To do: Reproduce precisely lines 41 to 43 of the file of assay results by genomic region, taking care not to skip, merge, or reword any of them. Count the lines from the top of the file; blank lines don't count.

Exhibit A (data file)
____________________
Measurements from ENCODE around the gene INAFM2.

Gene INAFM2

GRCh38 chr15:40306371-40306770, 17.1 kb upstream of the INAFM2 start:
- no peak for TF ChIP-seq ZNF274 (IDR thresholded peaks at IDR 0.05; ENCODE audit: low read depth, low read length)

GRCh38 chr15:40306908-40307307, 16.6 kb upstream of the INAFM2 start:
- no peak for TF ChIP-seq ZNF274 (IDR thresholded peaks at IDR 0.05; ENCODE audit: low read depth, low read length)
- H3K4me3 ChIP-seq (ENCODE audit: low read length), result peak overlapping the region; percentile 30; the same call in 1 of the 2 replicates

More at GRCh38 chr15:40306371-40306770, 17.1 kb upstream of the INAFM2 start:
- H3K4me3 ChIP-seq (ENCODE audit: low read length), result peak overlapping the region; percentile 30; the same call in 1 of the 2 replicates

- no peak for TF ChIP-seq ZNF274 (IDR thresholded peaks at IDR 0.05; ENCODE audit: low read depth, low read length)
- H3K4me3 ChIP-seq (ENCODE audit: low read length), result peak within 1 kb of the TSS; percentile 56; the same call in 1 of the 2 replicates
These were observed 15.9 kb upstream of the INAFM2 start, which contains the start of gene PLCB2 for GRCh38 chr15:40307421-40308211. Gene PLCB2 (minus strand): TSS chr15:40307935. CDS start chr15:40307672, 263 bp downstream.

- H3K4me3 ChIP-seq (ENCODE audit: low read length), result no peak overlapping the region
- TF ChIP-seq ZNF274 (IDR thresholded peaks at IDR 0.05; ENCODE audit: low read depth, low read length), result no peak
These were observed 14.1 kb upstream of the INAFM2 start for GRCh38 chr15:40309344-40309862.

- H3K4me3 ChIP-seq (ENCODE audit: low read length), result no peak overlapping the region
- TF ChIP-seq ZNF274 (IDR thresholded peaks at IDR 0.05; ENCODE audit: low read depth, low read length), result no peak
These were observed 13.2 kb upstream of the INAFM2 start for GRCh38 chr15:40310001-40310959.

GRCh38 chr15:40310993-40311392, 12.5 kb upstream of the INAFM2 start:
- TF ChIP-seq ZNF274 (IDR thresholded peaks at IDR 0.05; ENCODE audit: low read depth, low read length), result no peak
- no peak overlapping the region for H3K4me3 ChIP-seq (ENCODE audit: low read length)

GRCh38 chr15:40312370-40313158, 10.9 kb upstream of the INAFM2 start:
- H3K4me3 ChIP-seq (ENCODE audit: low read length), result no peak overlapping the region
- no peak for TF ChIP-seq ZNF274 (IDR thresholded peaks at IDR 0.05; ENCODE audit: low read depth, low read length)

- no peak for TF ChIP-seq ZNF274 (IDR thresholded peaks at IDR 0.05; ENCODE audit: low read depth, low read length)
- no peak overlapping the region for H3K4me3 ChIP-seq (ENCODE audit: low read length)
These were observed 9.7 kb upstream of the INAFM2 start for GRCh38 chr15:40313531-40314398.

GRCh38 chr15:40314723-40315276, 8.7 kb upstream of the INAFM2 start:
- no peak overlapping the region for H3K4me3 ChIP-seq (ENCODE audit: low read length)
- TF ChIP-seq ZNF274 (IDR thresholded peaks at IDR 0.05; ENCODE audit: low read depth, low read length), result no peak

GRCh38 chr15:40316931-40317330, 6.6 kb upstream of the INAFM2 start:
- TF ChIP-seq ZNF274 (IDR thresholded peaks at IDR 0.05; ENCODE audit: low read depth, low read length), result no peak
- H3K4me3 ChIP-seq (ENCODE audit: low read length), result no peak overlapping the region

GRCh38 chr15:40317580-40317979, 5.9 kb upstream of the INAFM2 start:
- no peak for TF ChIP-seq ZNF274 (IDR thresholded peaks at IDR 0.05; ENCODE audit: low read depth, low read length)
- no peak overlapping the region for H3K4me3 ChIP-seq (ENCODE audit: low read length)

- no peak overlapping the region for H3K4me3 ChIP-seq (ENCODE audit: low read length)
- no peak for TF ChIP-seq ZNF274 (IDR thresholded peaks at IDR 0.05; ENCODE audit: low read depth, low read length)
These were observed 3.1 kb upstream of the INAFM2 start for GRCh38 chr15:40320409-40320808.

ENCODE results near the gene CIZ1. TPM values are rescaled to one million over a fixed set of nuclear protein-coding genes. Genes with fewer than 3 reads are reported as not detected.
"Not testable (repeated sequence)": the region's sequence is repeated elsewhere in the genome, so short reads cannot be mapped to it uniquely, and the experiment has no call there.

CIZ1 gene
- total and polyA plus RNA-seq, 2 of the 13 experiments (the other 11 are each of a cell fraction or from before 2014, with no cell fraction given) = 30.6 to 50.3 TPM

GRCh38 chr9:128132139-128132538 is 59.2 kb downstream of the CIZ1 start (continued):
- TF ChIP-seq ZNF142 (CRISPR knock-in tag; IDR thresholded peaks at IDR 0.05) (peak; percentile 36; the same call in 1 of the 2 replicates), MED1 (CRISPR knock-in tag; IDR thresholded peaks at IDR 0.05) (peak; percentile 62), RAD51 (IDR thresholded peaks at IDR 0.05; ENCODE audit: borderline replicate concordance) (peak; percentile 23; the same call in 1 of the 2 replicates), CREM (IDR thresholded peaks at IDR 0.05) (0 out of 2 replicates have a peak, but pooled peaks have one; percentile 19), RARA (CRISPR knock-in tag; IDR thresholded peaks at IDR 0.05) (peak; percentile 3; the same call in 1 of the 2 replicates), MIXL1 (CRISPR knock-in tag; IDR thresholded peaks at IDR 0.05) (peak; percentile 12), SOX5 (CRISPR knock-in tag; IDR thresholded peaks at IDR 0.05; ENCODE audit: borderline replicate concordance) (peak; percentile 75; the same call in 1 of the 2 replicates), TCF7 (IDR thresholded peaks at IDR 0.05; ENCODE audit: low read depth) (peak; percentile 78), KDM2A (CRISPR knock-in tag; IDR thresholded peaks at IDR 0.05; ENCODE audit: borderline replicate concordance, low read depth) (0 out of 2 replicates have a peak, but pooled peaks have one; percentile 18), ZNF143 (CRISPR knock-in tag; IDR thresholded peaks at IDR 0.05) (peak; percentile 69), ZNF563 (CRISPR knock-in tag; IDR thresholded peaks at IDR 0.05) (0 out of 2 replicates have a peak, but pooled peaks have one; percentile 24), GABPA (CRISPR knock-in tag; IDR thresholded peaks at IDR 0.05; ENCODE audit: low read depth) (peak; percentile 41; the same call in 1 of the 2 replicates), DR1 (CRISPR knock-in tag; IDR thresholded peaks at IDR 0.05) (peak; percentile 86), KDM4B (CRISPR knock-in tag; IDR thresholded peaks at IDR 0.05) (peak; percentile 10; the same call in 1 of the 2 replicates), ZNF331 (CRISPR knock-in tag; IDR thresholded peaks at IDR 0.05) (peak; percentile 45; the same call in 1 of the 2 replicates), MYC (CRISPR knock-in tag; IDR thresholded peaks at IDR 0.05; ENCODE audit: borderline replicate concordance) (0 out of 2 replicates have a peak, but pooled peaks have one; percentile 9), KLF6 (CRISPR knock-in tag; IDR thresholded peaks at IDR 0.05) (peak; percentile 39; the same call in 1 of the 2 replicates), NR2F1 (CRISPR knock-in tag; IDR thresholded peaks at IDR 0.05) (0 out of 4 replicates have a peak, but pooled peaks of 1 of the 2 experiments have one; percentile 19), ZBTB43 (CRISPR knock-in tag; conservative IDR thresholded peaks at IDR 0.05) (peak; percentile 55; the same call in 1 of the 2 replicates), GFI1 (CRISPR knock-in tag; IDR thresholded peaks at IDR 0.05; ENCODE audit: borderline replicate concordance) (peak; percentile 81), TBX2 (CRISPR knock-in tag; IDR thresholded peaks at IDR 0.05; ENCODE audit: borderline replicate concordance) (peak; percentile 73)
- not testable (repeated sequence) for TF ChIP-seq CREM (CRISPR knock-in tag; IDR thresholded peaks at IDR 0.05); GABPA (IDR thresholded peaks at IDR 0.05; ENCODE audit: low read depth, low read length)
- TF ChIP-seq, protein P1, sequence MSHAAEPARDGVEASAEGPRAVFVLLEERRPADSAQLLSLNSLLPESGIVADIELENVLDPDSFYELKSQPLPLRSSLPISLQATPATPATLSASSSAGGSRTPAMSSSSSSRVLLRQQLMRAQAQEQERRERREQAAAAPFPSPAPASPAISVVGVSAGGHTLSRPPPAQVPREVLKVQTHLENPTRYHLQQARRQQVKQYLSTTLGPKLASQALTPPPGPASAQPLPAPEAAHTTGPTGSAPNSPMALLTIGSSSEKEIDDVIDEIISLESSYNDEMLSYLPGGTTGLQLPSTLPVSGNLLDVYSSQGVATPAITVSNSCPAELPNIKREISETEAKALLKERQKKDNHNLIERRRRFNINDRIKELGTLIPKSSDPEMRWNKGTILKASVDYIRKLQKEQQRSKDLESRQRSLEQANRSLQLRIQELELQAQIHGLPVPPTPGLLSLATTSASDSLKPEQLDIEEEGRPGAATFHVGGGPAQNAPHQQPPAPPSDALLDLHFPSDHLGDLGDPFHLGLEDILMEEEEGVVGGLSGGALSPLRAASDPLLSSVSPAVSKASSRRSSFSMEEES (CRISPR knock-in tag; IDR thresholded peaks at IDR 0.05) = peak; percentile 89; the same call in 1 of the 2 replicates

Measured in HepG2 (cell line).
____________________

"Not testable (repeated sequence)": the region's sequence is repeated elsewhere in the genome, so short reads cannot be mapped to it uniquely, and the experiment has no call there.

CIZ1 gene
- total and polyA plus RNA-seq, 2 of the 13 experiments (the other 11 are each of a cell fraction or from before 2014, with no cell fraction given) = 30.6 to 50.3 TPM